A result of this change is that paradigm changes, while originating in the world of science and resolved in that same world, have a much broader effect. Simply put, scientific revolutions create changes, even revolutionary changes in the world at large. It is this change in world-view that highlights the interaction between science and the perception of truth. Scientists are not the only people who are limited by their paradigms in their observation of truth; all people use paradigms to observe, perceive, and interpret facts. Therefore, it is the paradigms that define truth, at least in that moment.

While this relationship between science and truth is the subject of current discussion and debate, the fact is that the relationship between science and truth has been relatively constant. Science, however it has been defined, has consistently been equated with truth. It is interesting that, even when a brief view of the history of science reveals constant revelations in what is considered truth; people continue to adhere to the idea that truth is science. Of course, truth has always been related to perception; in fact, a statement that is truthful in one context may be untruthful in another context. Therefore, science provides the context for determining truth. In return, establishing truths creates the paradigms, which create research problems, which results in the discovery of anomalies, which eventually results in the creation of new truths. The result is that without science there is no truth, and without truth there is no science.[continue]

Cite This Term Paper:

"Thomas Kuhn's Philosophy Of Science" (2005, November 11) Retrieved October 26, 2016, from

"Thomas Kuhn's Philosophy Of Science" 11 November 2005. Web.26 October. 2016. <>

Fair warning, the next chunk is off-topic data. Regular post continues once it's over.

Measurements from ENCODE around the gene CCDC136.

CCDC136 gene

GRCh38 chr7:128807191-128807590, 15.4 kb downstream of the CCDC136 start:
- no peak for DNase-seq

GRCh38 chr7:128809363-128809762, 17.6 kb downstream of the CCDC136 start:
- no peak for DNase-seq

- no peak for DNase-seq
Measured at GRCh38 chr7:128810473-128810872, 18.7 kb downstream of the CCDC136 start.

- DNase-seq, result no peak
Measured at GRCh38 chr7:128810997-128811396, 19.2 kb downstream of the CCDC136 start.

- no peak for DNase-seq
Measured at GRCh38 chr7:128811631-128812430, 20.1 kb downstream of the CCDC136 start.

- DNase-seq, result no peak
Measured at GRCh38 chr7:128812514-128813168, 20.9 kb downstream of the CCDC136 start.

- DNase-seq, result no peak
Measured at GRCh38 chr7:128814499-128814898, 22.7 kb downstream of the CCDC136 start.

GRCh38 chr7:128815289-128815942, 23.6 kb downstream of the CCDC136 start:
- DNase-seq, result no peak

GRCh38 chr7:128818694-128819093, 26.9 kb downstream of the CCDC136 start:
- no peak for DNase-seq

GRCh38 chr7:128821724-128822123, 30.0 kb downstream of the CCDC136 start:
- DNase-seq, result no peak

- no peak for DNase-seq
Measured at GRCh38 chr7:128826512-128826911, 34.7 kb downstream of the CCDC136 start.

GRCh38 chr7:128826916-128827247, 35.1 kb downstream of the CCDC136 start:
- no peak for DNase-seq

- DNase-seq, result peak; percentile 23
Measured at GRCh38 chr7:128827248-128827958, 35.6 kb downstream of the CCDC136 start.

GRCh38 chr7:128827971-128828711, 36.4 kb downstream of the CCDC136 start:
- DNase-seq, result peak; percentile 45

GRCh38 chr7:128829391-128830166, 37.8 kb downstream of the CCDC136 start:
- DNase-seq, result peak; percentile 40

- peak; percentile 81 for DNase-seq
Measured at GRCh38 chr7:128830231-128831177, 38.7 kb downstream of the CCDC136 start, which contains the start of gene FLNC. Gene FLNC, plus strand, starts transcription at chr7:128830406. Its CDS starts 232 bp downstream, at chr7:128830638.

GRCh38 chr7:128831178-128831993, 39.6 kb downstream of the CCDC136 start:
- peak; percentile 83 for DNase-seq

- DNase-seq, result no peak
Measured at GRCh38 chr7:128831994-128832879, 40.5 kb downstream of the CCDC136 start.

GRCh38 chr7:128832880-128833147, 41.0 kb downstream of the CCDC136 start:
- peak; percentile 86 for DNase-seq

"Thomas Kuhn's Philosophy Of Science", 11 November 2005, Accessed.26 October. 2016,

Other Documents Pertaining To This Topic

  • Thomas Kuhn s Theory of Scientific

    This was based on what little normative science could be carried out through crossing different animals. It was an accepted fact to many in the animal husbandry business. The first creative breakthrough occurred in 1868 when a young Swiss physician, Freiderich Meischer, isolated something that had not been seen before. This creative scientist isolated nucleic acid, a compound found in both DNA and RNA (Fredholm). This discovery sparked a

  • Thomas Kuhn s the Structure of

    What they had regarded as the most certain of all theories turned out to be in need of serious revision. In reaction, they resolved never again to bestow their faith in scientific truth unconditionally. Skepticism, not certainty, became their watchword. (ibid) The implication of Kuhn's work was that science was seen to be dependent on history. It was no longer superior to historical analysis but could only be understood within the

  • Philosophy Kuhn s Rationale on the Irrationality of